'Runestone! A Rock Musical' to be presented by History Theatre in St. Paul

For information about tickets and performances, call 651-292-4323 or visit

A promotional image for "Runestone! A Rock Musical," which will be performed by History Theatre in St. Paul from May 7-29.
Contributed photo

ST. PAUL — The story of the Kensington Runestone has been told many times since the stone was discovered in 1898, but now it's being told in a way that's entirely new.

As a musical.

A rock musical, to be precise.

From May 7-29, History Theatre in St. Paul will present "Runestone! A Rock Musical," which was written by Mark Jensen, with music and additional lyrics by Gary Rue.

"It's all about Olof Ohman and his family's experiences with the Runestone," Jensen said. "We follow their story from their perspective, and the people who came to town to try to prove if the stone was hoax or history."


A native of the Kensington area, Jensen was familiar with the Runestone and had a personal connection to it, as well.

"My grandfather knew Olof," Jensen said. "He was a young farmer when Olof was an old farmer. He always told me that Olof was honest."

Jensen also used to sing at the nursing home where Arthur, Ohman's youngest son, lived. He said the group was always told never to ask Arthur about the Runestone.

"I was kind of intrigued by why we weren't supposed to ask about that, and in the course of the research I found out why," Jensen said.

Olof Karin Ohman Family 1893.jpg
The family of Olof Ohman, circa 1893.
Contributed photo

Jensen has been working on the show since 2002, when it began as a straightforward play. After several readings that took place over several years, Ron Peluso, artistic director of History Theatre, suggested turning it into a musical.

"That's where Gary Rue comes in," Jensen said. "Gary's such a great collaborator. He's a music library."

Rue said that initially, the score was dictated by the scenes of the play, with multiple different styles being used.

"The music was all over the place," Rue said.


Then Peluso had another suggestion.

"He said, 'This is a rock after all. Why don't you just make it a rock musical? You can do that, right?'" Rue said. "We threw out most of the music that we'd written up to that point, and we just started playing '70s and '80s rock-influenced music."

Rue cited bands such as The Police, Boston and Queen as inspirations. He also drew on his experience playing with his own band, Rue Nouveau, in the 1980s.

"I just kind of dove in," he said. "We took these songs … and we just kind of worked together on style and feel and things like tempo and instrumentation and moved ahead with it. …

"I haven't had an opportunity to write like this since the late '80s, and it's been wonderful for me to rediscover this" he said.

The show starts in 1562 and goes forward from there, Jensen said.

"The musical really goes through what it was like when the Runestone was first discovered, and then all of the controversy of Olof being suspected of carving it, and just explores that whole concept," he said.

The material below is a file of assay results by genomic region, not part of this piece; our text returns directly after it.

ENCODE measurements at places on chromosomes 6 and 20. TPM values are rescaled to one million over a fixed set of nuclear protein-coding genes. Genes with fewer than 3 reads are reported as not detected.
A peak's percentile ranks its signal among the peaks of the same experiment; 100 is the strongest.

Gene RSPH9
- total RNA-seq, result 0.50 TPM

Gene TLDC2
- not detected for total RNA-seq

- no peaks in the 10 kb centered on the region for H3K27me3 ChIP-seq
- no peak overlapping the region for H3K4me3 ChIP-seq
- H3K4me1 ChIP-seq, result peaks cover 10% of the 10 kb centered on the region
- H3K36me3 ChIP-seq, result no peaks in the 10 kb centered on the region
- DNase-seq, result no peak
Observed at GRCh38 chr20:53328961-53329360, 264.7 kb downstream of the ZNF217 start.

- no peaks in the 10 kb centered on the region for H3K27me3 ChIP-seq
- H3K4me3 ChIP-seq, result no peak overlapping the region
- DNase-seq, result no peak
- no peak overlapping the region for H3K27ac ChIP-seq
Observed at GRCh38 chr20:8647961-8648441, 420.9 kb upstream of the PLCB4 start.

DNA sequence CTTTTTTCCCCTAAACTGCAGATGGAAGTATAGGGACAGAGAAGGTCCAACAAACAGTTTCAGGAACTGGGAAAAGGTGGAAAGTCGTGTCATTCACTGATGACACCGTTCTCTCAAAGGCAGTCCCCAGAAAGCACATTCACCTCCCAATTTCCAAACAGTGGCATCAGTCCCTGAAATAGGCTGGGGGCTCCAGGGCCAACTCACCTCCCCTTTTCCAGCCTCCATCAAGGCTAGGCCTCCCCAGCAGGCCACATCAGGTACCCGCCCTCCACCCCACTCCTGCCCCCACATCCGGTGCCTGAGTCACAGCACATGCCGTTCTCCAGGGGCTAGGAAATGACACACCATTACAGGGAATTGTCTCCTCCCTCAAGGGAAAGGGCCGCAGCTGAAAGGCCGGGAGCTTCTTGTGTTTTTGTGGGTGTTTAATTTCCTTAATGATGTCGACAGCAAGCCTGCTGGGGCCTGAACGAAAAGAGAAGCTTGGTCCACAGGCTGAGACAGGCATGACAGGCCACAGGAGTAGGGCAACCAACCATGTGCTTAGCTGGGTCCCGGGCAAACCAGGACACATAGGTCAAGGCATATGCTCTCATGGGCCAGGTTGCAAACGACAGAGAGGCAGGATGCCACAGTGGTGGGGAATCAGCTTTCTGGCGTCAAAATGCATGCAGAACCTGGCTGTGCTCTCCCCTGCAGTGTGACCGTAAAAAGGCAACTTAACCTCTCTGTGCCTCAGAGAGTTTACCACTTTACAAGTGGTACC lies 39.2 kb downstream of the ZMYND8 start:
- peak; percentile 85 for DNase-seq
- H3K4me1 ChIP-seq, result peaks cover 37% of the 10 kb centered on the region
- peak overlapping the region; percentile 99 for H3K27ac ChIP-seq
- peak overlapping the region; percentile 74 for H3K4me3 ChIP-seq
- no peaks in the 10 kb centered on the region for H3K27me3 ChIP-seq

While Rue had heard of the Runestone, he didn't have the knowledge of it that Jensen did, so they took a trip to Kensington and Alexandria, where they drove to the Ohman's farmstead and saw the Runestone at the museum.


"It's an exciting story," Rue said. "What you want to do is automatically dive in and say it's real or a hoax, but the point is, it is real. It just depends on who made it. That's what the controversy is. Whoever did it, it's excellent."

Jensen said the story of the Runestone felt like something he should write.

"It's a big piece of our community, and a big piece of our cultural fabric," he said. "I really wanted to explore that, and I was just kind of curious. I was curious as to why it was considered a hoax and why it was considered a piece of history as well.

"I spent a lot of time on both sides of this issue and learned a lot about how people make choices about something, and how information can be used to push an agenda, one way or another," he said. "As I was working on the story in recent years, that aspect of it took on a bigger legacy."

Rue echoed this statement, saying, "It's as dividing as the tribalism we're seeing now. It's relevant."

Jensen closed by expressing his thanks to everybody who is involved in the production.

"This is really a terrific group of people," he said.

Both men said they are excited the show is finally ready to be performed for an audience.


"I hope, first and foremost, they're entertained, and secondly … educated and moved on some emotional level about the drama the family went through," Rue said.

Jensen said, "Twenty years of work to get to this point is really, really satisfying."

"Runestone! A Rock Musical" is directed by Tyler Michaels King and features Sasha Andreev, Ivory Doublette, Ryan London Levin, Kiko Laureano, Eric Morris, Wesley Mouri, Jon Andrew Hegge and Adam Qualls.

The band will include Brian Pekol, Gary Rue, Colby Hansen and David Rapheal.

The show will be performed at History Theatre in St. Paul.

For information about tickets and performances, call 651-292-4323 or visit .

Travis Gulbrandson covers several beats, including Osakis School Board and Osakis City Council, along with the Brandon-Evansville School Board. His focus will also be on crime and court news.
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